This essay is from Austin Johnson
Published on November 21, 2002
Frodo and the Force:
A Comparison of Modern Epic Stories
Heroism and the Warrior-Mage
Traditionally, heroes can be divided into two areas. The lower area belongs to heroes who perform small deeds. A hero of this caliber may discover the chink in the Black Knight's armor, but he would not kill him. He leaves that to the higher-level heroes. These heroes perform great deeds of heroism in the tradition of Beowulf and Saint George, slaying dragons and monsters. Above these heroes reside savior characters like Frodo, Aragorn, and Arthur, and above them are the gods. But Luke Skywalker fits none of these characteristics. He does not kill Vader or the Emperor, and he uses magic, in the form of the Force. While his weapon is a sword, the traditional weapon of a knight, it is missing the symbolic crosspiece of Arthurian knights. While he is on a journey to become a knight, he also learns to use magic.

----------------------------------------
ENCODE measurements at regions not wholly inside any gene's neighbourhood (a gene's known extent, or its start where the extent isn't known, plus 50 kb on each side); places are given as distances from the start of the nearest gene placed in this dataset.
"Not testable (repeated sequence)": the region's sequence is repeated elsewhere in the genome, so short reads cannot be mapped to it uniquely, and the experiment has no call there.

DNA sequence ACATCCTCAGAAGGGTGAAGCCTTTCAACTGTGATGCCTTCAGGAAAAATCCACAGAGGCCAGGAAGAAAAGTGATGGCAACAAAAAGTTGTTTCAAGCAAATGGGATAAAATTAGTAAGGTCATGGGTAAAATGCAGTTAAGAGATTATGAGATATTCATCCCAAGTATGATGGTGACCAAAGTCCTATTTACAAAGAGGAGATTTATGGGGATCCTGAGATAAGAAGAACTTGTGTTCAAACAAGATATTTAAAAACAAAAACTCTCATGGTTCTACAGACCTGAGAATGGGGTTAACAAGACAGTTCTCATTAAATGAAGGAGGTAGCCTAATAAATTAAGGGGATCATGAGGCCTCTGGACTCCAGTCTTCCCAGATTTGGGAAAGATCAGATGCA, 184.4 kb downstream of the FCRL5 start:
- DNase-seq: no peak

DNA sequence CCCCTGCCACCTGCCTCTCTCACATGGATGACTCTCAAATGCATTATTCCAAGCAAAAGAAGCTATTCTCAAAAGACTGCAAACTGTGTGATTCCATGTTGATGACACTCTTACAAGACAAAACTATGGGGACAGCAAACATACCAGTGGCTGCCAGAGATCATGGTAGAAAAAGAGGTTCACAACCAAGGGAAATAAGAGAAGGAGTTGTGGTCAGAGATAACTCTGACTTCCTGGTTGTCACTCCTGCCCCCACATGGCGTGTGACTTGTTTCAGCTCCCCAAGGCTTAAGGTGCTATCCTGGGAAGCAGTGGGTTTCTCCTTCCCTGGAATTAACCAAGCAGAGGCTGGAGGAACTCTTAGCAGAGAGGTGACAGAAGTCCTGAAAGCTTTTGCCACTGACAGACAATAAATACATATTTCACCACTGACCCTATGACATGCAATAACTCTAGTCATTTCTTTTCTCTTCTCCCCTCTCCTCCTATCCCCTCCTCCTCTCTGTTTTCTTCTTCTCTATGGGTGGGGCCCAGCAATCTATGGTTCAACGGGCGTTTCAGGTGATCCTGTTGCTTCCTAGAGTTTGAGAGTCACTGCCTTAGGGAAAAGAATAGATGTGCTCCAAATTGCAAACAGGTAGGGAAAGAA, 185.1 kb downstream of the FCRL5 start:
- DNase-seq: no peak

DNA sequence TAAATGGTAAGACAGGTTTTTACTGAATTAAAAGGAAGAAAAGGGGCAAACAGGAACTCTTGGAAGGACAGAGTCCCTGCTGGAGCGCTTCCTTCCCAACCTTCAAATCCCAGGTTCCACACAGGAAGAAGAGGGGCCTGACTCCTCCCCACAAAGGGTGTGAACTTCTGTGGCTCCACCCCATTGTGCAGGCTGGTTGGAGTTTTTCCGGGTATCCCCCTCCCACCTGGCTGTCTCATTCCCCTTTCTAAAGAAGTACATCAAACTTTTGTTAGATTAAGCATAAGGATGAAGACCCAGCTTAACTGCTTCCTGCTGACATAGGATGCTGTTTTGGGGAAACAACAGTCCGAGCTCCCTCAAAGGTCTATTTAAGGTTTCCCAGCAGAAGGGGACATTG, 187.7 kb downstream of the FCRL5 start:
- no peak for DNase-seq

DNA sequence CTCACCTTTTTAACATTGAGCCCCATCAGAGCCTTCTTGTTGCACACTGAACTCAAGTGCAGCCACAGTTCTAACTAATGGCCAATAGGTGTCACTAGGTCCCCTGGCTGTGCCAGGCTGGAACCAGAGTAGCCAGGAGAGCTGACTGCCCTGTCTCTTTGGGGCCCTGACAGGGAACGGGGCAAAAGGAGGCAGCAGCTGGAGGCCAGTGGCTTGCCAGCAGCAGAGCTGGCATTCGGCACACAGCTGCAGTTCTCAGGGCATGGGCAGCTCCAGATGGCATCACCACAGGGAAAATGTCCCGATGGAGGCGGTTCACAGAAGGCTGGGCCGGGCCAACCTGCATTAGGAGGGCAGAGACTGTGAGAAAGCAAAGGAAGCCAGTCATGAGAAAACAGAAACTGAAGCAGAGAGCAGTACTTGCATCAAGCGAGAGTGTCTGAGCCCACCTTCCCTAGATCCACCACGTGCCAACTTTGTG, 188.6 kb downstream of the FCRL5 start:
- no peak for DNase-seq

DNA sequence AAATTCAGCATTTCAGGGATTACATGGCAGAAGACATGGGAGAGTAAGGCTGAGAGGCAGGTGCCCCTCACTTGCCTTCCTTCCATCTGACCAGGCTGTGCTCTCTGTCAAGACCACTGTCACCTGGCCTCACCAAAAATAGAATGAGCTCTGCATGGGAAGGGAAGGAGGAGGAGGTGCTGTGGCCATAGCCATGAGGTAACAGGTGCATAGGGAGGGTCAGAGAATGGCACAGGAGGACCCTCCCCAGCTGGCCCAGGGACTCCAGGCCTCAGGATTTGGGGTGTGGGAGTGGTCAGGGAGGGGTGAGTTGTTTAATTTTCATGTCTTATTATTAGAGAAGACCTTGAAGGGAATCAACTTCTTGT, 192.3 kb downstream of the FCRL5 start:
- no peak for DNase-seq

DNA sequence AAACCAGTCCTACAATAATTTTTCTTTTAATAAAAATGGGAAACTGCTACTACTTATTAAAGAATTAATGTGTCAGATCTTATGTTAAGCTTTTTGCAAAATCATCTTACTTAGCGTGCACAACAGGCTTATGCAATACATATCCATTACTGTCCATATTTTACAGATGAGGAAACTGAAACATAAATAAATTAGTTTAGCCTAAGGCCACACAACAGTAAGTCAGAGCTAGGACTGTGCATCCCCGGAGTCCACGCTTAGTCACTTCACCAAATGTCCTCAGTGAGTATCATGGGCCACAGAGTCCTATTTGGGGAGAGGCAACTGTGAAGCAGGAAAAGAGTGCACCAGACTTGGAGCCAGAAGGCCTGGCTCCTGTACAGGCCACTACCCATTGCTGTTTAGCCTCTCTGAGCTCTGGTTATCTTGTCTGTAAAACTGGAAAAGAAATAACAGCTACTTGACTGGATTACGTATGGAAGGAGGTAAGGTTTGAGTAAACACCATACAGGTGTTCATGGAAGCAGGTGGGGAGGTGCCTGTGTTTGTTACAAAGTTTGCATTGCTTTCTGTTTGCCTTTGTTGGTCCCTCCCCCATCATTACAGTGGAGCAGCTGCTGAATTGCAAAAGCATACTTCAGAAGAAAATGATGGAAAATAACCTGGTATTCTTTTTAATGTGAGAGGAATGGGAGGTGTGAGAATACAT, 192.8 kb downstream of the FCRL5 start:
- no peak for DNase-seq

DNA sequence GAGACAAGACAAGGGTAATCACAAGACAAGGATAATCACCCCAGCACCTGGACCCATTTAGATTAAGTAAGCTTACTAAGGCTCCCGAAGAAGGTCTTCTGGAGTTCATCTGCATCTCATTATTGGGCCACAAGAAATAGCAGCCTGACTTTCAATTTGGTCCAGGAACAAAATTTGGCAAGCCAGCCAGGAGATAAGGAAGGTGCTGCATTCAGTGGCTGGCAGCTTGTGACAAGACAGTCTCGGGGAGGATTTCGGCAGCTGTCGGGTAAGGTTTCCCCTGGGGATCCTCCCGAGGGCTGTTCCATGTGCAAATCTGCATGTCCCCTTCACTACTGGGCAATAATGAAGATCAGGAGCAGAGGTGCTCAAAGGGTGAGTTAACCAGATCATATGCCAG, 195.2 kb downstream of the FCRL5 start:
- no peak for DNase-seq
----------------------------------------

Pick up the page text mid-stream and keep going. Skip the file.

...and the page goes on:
Throughout traditional literature there is a strong differentiation between the characters that can and cannot use magic. Wizards are able to use magic. Demons are able to use magic. Normal humans can not use it. Merlin was able to use magic as a result of being half spirit, or perhaps even half demon. Arthur, on the other hand, never uses magic. Here, in Star Wars, is the first institution of a new class of hero, the Warrior-Mage. Now this character is common throughout modern fantasy and science fiction literature. A warrior-mage, or paladin as they are sometimes cast, is a knight-like character who is capable of using magic. In Shigeru Miyamato's The Legend of Zelda, Link takes on this role with the acquisition of a magical sword and the mystical Triforce. In The Matrix all of humanity awaits the arrival of "The One" who can use the powers of the Matrix against the powers that be. But while this character is common today, it is very difficult to find him in works that date before the early 1900s.